Shrimp Boat 2017
I went to the beach not knowing what to expect. My purpose was simple – take photos. I’ve been in a creative slump for quite some time now. Over a year. So I MADE myself go out and MADE myself take the camera, The good one – not my phone.
The light was so odd, which for me is a blessing as I love odd light anywhere. Especially at the beach because a sunny beach is frankly pretty boring. I’m not a sunny beach girl. I’m a moody beach girl. So the beach was moody.
And sort of calm. Waves were symmetrical and long, rolling in in regular fashion like a string of pearls. I notice flocks of gulls to the north, which usually means a boat. A shrimp boat comes into view. It’s closer than they normally are and the light threw it into silhouette. That odd steel blue sky, the silhouetted shrimp boat and gulls and that oddly yellow green sea was very calming.
“The traveler sees what he sees, the tourist sees what he has come to see.”
(Gilbert K. Chesterton)
On our way to Besalu we passed through a scenic little village that was as beautiful as any other scenic little village you’ve ever seen. Charming. Delightful. Filled with small curvy roads, narrow alleys created by towering stone medieval walls. Back onto the roadway to Besalu my son-in-low slowed and pointed to the right. “That’s Castellfollit de la Roca,” he said. (I had to look it up on the map.) My jaw dropped because the village we’d just driven through could be seen perching upon a cliffside. “We’ll stop on the way back for photos,” he said. So we did, and in doing so we noticed the massive Catalonian flag draping down the cliffside.
Beneath the cliff lies a beautiful valley where an old mill site sits, along with a new bridge. We found our way down to the bridge through a lush area filled with community gardens. Many men were busy hoeing and picking vegetables – a photographic gem of a place but I left them alone and walked to the bridge with my family.
From our perch below on the bridge we could better see the giant Catalonian flag cascading down the cliffside, right below the medieval watchtower. Such pride, these Catalonians.
One final look and photo of Castellfollit de la Roca with running stream and the beautiful flag. I had a new appreciation for this village on our way back to the hotel after seeing it from below.
High Chair – Besalu, Spain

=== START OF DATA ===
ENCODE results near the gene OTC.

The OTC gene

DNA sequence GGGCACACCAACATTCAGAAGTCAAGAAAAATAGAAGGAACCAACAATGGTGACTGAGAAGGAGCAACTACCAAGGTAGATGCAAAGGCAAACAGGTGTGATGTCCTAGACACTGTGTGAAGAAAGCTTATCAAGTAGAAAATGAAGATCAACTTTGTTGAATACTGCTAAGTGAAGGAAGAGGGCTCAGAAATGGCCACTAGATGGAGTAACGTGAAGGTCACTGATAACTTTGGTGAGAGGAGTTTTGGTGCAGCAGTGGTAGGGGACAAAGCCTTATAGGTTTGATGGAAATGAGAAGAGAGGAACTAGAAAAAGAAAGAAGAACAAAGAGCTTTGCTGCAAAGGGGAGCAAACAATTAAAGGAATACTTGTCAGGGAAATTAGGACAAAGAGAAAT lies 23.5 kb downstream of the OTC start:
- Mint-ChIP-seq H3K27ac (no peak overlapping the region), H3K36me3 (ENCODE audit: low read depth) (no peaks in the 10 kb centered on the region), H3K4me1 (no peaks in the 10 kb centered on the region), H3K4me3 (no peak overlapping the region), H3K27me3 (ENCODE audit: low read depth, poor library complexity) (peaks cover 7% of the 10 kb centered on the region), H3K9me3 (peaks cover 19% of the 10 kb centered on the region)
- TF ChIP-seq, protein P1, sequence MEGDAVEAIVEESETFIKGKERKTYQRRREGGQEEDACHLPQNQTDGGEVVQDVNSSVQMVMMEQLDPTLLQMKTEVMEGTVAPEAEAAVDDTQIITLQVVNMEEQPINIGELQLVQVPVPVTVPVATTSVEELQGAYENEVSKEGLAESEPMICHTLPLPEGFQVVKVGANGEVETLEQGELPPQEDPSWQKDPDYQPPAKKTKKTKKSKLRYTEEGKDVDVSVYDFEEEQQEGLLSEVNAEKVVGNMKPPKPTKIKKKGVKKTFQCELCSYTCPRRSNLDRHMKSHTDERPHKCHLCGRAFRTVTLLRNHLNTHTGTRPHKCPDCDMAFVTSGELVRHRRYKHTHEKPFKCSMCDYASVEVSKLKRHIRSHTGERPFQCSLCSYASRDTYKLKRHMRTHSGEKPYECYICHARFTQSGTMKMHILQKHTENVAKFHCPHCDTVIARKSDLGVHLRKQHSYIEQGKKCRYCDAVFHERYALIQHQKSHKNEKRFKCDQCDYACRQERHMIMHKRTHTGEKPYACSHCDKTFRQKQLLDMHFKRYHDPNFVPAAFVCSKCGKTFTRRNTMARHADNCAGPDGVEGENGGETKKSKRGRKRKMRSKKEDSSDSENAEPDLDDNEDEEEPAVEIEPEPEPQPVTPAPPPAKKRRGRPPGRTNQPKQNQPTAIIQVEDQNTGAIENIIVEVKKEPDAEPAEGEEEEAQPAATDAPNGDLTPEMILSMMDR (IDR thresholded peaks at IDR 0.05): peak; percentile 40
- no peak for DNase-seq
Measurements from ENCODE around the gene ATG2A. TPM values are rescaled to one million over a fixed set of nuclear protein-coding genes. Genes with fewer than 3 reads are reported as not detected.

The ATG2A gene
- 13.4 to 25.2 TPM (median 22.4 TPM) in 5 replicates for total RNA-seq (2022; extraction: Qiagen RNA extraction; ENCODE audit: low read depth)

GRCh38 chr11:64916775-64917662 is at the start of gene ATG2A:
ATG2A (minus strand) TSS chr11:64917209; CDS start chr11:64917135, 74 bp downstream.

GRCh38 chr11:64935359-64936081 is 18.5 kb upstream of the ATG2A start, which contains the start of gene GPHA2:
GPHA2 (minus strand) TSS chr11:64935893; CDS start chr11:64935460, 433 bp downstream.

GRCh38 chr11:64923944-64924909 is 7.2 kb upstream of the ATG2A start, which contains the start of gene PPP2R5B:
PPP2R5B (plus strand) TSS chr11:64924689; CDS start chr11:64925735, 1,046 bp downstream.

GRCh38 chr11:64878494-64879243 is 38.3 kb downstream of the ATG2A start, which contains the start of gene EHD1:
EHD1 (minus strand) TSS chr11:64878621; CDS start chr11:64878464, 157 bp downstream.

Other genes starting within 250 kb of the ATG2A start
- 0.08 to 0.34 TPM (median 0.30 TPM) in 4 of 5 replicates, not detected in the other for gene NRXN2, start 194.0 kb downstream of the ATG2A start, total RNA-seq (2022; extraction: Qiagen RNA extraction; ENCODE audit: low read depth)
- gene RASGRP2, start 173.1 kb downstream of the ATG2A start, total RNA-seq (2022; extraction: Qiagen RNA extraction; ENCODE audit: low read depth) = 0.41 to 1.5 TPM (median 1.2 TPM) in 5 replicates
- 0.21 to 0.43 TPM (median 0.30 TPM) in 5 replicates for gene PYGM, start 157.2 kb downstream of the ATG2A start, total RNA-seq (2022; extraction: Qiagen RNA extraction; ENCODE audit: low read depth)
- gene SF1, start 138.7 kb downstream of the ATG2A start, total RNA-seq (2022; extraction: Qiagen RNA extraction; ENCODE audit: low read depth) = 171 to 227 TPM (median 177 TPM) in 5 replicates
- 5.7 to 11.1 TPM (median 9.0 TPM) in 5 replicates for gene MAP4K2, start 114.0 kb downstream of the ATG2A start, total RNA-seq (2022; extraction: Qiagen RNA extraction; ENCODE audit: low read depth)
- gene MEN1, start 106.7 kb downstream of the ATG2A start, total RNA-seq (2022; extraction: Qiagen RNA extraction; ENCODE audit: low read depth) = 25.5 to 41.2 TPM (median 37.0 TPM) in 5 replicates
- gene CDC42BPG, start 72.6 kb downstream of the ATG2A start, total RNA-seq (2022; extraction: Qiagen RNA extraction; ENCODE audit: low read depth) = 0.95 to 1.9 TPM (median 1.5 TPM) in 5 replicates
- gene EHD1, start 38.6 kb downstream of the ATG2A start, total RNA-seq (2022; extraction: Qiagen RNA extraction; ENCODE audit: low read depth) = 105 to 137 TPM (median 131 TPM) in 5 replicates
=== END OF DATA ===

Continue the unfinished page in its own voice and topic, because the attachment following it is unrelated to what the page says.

Sauntering through the medieval stone walls of Besalu, Spain, was a transport back in time. All my thoughts about old Spain flew away as I literally stood on the ground about which I’ve read in history books. My romantic self loved the high walls, stone roads and old doors and windows. That romantic self also dreamed about living in this ancient, artistic city filled with the smells of cuisine, the air vibrating with conversations of the locals in Catalon. We sat in a central square, pulling up chairs beneath umbrellas for shade, ordered our beers and sat silent, immersing ourselves into the world of Besalu.
After a sweet respite soaking in the atmosphere we paid, took our leave and rambled on through more streets whereupon we happened upon …. chairs. Chairs attached to walls. chairs in odd places.
Two Chairs – Besalu, Spain
A plaque on the wall told us these are the Chairs of Career Rocafort. Two artists, one from Italy and one from Girona. The creator of this work, Ester Baulida, says “these chairs symbolize the difficulties that humanity has in accomplishing its aims and resolving the problems it has to confront.”
In searching for information about this I found interesting tidbits from other bloggers that all ran on a similar vein. Here’s what one said: “Another highlight of the museum was the chairs. These pieces of furniture were nailed long ago to the walls of the dwellings from the outside with legs. In such an interesting way, the townspeople struggled with dark forces in the Middle Ages. Chairs were nailed to sit on them to catch the spirit (in particular, witches) flying over the city. If there are chairs outside, why should she climb into the house? On the other hand, the furniture is nailed so that you can not sit on it, and so there was no reason to linger among people.”
Well, turns out the chairs have nothing to do with witches, unless one interprets that the chairs symbolize politicians … then, wait a minute….! Ha!
Boarded Up, Besalu, Spain 2018
Jet lag has left me and I’m revisiting a recent trip to Spain via processing the photos.
Besalu was my first time experiencing medieval villages of Spain. The textures of old wood juxtaposed with stone the color of sienna made me want to weep at its beauty. We visited family in the village of Olot in Northern Spain, about an hour and a half north of Barcelona. There, my son-in-law acted as interpreter and tour guide for our week long journey into Catalonia. I’ll post pics as processed.